Vitillo called that work an “overwhelmingly positive” experience. He
also recalled how much of America was settled by immigrants and built by their

hope the U.S. will stay faithful to that kind of response,” he added.

Archbishop William E. Lori of
Baltimore called for prayer as the country responds to the series of immigration-
related memorandum signed by the president since Jan. 20. He specifically cited
the need for prayers for the nation’s leaders and “the people who call
this country their home, including our immigrant sisters and brothers.”

we affirm the right of sovereign nations to control their borders, we likewise
affirm our moral responsibility to respect every human being’s dignity. We must
remember that those fleeing horrendous and unspeakable violence and grinding
poverty have the right, as children of God, to provide for the basic needs of
themselves and their families,” Archbishop Lori wrote in a Jan. 30
open letter to Catholics in the archdiocese.

after Trump signed the memorandum, Rep. Paul Ryan, R-Wisconsin, who is Catholic,
commended the action, saying “our number one responsibility is to protect
the homeland.”

“We are a compassionate nation, and I support the refugee resettlement
program, but it’s time to re-evaluate and strengthen the visa vetting process. President
Trump is right to make sure we are doing everything possible to know exactly
who is entering our country,” Ryan said.

in the evening, Dominican
Sister Donna Markham, president and CEO of Catholic
Charities USA,
expressed concern for the change in U.S. policy.

“I am especially worried about the
innocent children and mothers who have fled for their lives without support and
are now caught in this regrettable and terribly frightening situation,” she
said in a statement. “While I certainly appreciate the importance of
vetting to ensure the safety of our country, I also believe we must treat those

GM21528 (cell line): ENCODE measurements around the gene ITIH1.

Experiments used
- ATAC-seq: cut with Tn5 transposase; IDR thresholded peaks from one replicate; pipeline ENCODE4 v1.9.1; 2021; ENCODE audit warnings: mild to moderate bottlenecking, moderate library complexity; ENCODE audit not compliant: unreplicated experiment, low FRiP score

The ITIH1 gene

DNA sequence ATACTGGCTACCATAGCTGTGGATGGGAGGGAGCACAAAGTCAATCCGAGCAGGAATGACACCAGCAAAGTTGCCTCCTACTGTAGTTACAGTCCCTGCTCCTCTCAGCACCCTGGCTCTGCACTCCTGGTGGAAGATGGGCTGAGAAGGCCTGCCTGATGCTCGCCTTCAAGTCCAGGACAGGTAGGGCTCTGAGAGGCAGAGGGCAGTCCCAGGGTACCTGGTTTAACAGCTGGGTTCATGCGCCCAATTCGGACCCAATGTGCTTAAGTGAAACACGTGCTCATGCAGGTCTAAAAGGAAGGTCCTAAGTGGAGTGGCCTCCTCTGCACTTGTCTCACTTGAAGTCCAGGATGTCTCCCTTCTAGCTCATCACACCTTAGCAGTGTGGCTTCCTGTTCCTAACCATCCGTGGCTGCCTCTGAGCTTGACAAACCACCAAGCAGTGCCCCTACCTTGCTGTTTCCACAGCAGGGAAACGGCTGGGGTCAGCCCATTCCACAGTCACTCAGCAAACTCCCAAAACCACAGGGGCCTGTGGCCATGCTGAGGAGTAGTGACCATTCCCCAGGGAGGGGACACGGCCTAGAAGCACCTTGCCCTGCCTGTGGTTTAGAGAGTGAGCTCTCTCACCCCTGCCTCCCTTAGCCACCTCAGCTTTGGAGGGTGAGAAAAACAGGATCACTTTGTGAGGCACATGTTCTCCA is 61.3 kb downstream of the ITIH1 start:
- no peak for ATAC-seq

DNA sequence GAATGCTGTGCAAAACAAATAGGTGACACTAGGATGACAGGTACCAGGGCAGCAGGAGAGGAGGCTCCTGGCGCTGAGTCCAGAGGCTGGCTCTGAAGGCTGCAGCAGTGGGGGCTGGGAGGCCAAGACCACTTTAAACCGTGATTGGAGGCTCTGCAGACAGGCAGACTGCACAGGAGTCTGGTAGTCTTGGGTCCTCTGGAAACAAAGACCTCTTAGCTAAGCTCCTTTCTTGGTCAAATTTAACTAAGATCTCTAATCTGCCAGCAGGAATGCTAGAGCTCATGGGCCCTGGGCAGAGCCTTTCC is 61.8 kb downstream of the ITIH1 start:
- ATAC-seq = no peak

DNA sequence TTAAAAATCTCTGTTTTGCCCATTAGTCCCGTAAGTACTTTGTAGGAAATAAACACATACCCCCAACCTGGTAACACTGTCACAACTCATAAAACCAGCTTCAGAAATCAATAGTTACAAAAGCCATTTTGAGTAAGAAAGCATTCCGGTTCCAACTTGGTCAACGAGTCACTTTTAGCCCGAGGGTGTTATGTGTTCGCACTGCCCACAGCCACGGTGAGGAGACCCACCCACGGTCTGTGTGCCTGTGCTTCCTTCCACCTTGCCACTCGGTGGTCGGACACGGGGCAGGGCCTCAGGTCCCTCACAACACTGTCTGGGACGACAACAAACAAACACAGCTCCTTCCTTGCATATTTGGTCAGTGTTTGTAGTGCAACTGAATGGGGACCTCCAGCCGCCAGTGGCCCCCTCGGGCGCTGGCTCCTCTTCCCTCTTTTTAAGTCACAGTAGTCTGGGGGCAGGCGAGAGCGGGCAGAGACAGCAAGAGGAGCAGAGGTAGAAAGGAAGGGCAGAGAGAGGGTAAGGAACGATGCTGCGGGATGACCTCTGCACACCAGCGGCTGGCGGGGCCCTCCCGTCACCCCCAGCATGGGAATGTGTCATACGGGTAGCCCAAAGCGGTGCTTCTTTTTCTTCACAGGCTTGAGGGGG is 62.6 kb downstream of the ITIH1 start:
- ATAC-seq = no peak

who are most vulnerable with compassion and mercy and with hearts willing to be
opened wide in the face of dire human need.”

Officials with the Catholic Legal Immigration Network Inc. said the memorandum erodes the U.S. commitment to protect refugees,
weakens national security and harms the country’s standing in the
international community.

“Refugees have enriched our society in countless
ways. These newcomers seek protection and the promise of equality, opportunity
and liberty that has made our country thrive. When we reject refugees, we
negate the welcome that was given to so many of our ancestors,” Bishop Kevin W. Vann of Orange,
California, chairman of CLINIC’s board of directors.

Atkinson, CLINIC executive director, added that the U.S must protect
refugees rather than reject them because of misplaced fear, especially “when
war and persecution have driven more people to flee in search of safety than
any other time in modern history.”

Cardinal Sean P. O’Malley, writing on his blog Jan. 27, raised the 40-year-long
concern of the U.S. bishops of the need for comprehensive immigration reform.
He wrote that the status of 11 million people who are in the U.S. without
documents must be addressed with compassion and with respect for the country’s

“The Catholic
voice in the immigration debate calls for reform based on reason, compassion
and mercy for those fleeing violence and persecution,” the blog post said.
“At a pastoral level, in our country and in the Archdiocese of Boston, the
church must be a community which provides pastoral care, legal advice and
social services to refugees and immigrants, as we have done in this archdiocese
for more than one hundred years. We will continue this important work through
our parishes, Catholic Charities and our Catholic schools.

country has the opportunity to respond to the reality of immigration with
policies and practices which reflect our deepest religious and social
principles. Together let us make the commitment to be a beacon of light and
hope for those who look to us in their time of need,” Cardinal O’Malley